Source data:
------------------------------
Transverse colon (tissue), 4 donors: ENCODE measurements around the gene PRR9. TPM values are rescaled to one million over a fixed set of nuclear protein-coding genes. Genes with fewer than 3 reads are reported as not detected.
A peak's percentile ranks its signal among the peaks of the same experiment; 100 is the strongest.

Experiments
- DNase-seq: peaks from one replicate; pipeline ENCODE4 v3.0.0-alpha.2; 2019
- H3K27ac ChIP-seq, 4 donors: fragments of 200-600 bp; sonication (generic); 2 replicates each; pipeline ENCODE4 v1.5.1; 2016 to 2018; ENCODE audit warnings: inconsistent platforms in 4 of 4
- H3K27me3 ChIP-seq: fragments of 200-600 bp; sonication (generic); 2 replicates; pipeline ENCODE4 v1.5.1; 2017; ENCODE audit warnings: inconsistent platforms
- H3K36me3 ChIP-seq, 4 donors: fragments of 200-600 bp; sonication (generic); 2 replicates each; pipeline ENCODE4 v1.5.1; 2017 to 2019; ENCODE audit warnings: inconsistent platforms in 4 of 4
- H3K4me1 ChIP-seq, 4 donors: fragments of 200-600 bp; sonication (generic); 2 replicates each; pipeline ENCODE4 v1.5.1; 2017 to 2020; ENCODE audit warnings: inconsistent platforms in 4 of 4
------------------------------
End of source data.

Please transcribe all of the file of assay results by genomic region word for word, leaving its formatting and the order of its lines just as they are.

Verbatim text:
Transverse colon (tissue), 4 donors: ENCODE measurements around the gene PRR9. TPM values are rescaled to one million over a fixed set of nuclear protein-coding genes. Genes with fewer than 3 reads are reported as not detected.
A peak's percentile ranks its signal among the peaks of the same experiment; 100 is the strongest.

Experiments
- DNase-seq: peaks from one replicate; pipeline ENCODE4 v3.0.0-alpha.2; 2019
- H3K27ac ChIP-seq, 4 donors: fragments of 200-600 bp; sonication (generic); 2 replicates each; pipeline ENCODE4 v1.5.1; 2016 to 2018; ENCODE audit warnings: inconsistent platforms in 4 of 4
- H3K27me3 ChIP-seq: fragments of 200-600 bp; sonication (generic); 2 replicates; pipeline ENCODE4 v1.5.1; 2017; ENCODE audit warnings: inconsistent platforms
- H3K36me3 ChIP-seq, 4 donors: fragments of 200-600 bp; sonication (generic); 2 replicates each; pipeline ENCODE4 v1.5.1; 2017 to 2019; ENCODE audit warnings: inconsistent platforms in 4 of 4
- H3K4me1 ChIP-seq, 4 donors: fragments of 200-600 bp; sonication (generic); 2 replicates each; pipeline ENCODE4 v1.5.1; 2017 to 2020; ENCODE audit warnings: inconsistent platforms in 4 of 4